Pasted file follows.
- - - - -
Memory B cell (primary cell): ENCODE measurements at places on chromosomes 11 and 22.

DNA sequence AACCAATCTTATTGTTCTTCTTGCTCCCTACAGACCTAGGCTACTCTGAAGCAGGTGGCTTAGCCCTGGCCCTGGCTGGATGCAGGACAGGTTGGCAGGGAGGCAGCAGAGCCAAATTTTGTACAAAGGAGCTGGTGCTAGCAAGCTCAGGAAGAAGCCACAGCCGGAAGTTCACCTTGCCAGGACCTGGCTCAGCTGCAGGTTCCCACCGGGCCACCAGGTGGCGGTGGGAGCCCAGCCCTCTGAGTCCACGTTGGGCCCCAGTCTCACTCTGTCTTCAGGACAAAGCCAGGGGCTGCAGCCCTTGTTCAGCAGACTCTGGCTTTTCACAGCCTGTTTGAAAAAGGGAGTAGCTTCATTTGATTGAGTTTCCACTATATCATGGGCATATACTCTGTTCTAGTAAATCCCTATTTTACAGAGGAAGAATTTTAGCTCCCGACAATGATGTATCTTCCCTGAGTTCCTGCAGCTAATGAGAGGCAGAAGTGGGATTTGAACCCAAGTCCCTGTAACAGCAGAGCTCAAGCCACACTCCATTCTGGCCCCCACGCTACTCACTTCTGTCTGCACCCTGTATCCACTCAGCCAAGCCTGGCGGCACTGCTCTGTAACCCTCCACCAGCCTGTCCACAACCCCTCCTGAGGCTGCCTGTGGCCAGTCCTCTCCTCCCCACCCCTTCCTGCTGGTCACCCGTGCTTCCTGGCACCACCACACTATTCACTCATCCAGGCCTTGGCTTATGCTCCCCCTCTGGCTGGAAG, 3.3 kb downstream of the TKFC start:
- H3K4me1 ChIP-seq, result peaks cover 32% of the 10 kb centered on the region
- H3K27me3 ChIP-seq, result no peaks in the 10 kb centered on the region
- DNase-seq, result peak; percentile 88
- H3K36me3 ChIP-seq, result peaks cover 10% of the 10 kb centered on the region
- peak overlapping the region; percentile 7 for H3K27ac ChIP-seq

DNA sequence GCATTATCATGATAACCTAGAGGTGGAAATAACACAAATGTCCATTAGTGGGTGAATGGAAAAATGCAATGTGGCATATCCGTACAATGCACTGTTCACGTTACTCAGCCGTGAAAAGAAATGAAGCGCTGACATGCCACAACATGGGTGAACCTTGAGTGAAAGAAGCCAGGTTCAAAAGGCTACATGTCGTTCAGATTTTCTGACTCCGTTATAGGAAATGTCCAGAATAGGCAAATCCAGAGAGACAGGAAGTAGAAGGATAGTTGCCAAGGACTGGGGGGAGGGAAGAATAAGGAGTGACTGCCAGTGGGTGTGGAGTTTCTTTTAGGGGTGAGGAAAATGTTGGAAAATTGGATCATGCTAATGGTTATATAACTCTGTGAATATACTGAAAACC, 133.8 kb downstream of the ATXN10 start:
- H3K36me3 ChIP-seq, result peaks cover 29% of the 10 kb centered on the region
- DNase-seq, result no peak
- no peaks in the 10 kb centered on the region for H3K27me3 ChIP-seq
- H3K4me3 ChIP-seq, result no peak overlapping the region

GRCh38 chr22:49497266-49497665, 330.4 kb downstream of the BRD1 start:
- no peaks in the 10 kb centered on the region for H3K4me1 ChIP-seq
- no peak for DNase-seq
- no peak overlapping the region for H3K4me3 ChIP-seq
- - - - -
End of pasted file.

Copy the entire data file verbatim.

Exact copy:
Memory B cell (primary cell): ENCODE measurements at places on chromosomes 11 and 22.

DNA sequence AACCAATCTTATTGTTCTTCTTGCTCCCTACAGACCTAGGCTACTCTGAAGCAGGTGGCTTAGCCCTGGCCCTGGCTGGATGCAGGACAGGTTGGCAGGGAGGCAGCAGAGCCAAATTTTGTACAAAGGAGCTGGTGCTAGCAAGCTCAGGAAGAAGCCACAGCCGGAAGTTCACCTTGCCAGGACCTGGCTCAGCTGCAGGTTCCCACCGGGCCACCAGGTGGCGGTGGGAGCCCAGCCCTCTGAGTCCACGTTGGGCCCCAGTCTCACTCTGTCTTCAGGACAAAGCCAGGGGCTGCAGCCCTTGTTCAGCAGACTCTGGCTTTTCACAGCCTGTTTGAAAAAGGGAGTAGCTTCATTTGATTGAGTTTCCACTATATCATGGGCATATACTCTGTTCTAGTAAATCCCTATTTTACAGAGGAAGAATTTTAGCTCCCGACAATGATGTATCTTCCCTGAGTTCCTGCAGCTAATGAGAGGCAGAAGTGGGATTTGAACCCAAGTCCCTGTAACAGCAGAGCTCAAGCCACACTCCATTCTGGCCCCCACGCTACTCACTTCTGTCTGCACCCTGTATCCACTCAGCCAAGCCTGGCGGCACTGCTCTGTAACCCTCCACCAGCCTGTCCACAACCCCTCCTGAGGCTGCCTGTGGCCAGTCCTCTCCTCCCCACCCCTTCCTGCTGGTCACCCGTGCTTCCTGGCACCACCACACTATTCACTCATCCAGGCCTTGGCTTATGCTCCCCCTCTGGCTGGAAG, 3.3 kb downstream of the TKFC start:
- H3K4me1 ChIP-seq, result peaks cover 32% of the 10 kb centered on the region
- H3K27me3 ChIP-seq, result no peaks in the 10 kb centered on the region
- DNase-seq, result peak; percentile 88
- H3K36me3 ChIP-seq, result peaks cover 10% of the 10 kb centered on the region
- peak overlapping the region; percentile 7 for H3K27ac ChIP-seq

DNA sequence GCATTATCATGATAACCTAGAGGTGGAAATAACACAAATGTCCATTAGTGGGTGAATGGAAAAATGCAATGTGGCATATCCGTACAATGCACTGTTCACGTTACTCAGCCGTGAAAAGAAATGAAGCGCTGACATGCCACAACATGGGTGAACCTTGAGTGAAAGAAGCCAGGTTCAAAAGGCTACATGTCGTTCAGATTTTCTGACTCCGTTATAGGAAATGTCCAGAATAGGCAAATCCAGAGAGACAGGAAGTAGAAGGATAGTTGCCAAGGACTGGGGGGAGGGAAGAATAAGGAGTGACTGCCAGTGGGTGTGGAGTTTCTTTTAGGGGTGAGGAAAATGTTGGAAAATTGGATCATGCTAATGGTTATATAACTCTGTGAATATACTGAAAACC, 133.8 kb downstream of the ATXN10 start:
- H3K36me3 ChIP-seq, result peaks cover 29% of the 10 kb centered on the region
- DNase-seq, result no peak
- no peaks in the 10 kb centered on the region for H3K27me3 ChIP-seq
- H3K4me3 ChIP-seq, result no peak overlapping the region

GRCh38 chr22:49497266-49497665, 330.4 kb downstream of the BRD1 start:
- no peaks in the 10 kb centered on the region for H3K4me1 ChIP-seq
- no peak for DNase-seq
- no peak overlapping the region for H3K4me3 ChIP-seq